Does Yoga Heal?

Can I still do yoga? Here’s a Q & A session with my instructor Espi Smith.

Espi says painful moves should be avoided
Espi says painful moves should be avoided

Me: What adaptations should I make to my practice?

Espi: I guess that depends on how you define the word “yoga”. If you are looking at only the asana (postures), they you will need to modify your physical practice to account for your injury. In your case, you should avoid standing and kneeling postures as well as some seated asanas that involve the outside of your foot putting pressure on the floor. If it hurts, it’s a definite no-go!

She uses a greater understanding of internal energetics and anatomy since being injured herself
She uses a greater understanding of internal energetics and anatomy since being injured herself

However yoga is much more than a physical practice, its a way of looking at life. Pranayama (breathing exercises), meditation, proper diet and positive thought will all help keep you happy and healthy throughout your recovery.

Me: Anything I should definitely avoid?

“Life begins at the end of your comfort zone”

Espi: Anything that puts unnecessary pressure on the foot. Remember to listen to your body and not your ego, if there is pain it’s a sure fire way of knowing that you’re upsetting a part that should be healing.

Me: Do you know anyone who’s survived injury to continue their practice?

Espi: Yes, me! A few years ago, before I’d let go of my ego and gotten over my competitive side I decided that I couldtry and jump from Down-dog to Crow (an arm balance that requires a lot of strength).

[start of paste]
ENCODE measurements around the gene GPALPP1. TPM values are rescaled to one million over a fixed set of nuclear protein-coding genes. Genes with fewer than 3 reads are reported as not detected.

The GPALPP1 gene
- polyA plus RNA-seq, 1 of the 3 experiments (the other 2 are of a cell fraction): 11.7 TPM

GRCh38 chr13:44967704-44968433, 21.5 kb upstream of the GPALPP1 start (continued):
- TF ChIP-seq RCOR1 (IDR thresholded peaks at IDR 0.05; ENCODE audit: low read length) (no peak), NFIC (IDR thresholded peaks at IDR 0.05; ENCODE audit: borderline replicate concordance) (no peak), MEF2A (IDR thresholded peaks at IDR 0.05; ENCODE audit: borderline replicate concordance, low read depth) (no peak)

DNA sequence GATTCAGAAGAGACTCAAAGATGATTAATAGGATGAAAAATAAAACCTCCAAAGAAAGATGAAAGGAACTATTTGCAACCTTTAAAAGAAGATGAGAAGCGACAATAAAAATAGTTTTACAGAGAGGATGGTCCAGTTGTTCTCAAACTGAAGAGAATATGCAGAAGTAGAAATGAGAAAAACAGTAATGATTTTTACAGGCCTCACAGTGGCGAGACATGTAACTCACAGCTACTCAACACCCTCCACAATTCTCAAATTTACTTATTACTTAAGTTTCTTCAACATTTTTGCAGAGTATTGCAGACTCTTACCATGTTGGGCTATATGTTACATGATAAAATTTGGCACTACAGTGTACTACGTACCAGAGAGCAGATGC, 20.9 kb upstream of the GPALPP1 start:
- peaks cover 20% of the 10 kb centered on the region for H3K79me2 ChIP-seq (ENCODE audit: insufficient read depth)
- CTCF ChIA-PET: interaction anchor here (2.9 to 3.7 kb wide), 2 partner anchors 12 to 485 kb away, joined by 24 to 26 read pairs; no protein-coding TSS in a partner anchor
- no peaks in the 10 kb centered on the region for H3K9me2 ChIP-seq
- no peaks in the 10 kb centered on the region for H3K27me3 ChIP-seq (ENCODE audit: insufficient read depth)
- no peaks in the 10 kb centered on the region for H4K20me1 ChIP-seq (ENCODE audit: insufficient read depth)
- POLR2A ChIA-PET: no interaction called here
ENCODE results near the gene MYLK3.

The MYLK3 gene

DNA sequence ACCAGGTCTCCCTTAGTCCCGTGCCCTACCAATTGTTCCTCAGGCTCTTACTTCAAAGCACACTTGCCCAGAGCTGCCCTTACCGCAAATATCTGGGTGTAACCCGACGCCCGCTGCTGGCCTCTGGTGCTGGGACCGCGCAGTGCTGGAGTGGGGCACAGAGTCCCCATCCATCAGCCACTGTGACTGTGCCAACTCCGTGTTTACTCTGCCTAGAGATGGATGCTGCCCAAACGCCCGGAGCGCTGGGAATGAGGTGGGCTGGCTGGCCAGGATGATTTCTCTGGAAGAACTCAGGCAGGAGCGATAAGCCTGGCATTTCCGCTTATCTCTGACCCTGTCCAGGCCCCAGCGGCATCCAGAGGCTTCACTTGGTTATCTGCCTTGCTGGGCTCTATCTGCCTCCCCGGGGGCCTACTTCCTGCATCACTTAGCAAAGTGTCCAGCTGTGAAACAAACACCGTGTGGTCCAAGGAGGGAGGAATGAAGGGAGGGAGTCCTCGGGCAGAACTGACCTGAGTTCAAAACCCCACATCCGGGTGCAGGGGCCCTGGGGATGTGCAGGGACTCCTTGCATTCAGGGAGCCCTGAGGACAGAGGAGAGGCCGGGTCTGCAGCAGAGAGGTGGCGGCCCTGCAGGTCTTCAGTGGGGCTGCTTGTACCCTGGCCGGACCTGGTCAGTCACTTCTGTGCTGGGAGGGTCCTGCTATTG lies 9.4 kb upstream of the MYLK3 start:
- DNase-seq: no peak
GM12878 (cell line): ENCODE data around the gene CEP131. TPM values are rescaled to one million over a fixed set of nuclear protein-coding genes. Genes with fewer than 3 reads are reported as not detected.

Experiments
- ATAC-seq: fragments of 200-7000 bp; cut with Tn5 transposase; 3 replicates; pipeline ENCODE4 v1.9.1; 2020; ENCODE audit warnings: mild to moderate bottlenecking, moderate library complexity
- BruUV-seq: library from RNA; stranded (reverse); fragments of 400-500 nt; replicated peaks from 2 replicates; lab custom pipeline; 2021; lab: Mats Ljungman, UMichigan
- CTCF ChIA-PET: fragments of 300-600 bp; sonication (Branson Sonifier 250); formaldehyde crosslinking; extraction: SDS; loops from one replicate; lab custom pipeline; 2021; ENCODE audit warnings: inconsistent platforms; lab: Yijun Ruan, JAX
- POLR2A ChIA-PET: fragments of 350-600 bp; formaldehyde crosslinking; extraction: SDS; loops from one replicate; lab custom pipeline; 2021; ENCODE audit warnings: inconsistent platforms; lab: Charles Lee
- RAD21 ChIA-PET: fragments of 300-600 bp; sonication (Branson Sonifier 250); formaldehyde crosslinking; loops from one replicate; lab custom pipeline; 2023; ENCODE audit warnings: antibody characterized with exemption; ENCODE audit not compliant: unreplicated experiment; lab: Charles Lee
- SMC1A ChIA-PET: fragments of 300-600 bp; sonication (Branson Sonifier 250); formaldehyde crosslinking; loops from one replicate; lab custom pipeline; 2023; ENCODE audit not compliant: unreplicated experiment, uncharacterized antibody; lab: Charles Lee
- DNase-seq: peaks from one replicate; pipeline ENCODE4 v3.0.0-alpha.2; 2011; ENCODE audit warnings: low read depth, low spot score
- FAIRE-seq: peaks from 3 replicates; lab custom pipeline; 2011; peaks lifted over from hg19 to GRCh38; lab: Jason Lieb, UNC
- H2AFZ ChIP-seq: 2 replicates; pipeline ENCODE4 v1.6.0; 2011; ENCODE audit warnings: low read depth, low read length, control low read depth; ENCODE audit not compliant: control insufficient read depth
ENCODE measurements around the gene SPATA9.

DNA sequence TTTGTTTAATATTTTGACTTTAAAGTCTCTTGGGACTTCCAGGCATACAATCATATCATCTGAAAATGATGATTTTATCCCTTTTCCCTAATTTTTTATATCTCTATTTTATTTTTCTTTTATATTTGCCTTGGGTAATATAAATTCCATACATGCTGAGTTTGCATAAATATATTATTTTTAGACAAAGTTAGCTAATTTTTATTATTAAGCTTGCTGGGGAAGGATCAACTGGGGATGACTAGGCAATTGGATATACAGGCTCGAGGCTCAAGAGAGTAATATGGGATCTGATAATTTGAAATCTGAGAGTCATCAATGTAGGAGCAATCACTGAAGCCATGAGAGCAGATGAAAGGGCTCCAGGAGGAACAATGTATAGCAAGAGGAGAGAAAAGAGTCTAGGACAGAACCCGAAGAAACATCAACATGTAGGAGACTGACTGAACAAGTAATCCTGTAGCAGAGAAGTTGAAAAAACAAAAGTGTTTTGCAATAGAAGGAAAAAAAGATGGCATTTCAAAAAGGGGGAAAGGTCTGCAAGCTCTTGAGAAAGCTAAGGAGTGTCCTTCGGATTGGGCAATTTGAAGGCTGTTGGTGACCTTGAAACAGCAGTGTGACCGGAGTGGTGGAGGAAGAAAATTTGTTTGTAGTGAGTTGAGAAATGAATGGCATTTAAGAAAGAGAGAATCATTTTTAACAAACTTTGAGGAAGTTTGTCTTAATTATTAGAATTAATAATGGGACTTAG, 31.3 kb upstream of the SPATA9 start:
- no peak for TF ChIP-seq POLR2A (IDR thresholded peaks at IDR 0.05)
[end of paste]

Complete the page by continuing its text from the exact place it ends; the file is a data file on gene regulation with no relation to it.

Good communication is the key to maintaining the fitness lifestyle
Good communication is the key to maintaining the fitness lifestyle

Turns out I had a lot more momentum than strength. I face-planted on the floor with all my might and wound up in hospital with a neck-brace on and some very worried-looking doctors. Luckily I hadn’t broken anything I just had soft tissue damage.

A positive attitude is important
A positive attitude is important
The injury left me with a huge fear of inversions and arm balances. It took a couple of years of very grounding practice to give me the confidence to practice my arm balances and inversions again. Under the careful instruction of my teacher during my teacher-training, I got back into it.
Me: Can injury make people who enjoy exercise feel cut-off and even make them drop out altogether?
Espi: I think this is very much to do with each individual’s attitude towards being injured. If you see it as being betrayed by your body and allow yourself to feel that you have been kicked to the side-lines then yes, your are likely to become isolated.
It's all about mind, body and spirit (artwork by Molly Pepper)
It’s all about mind, body and spirit (artwork by Molly Pepper)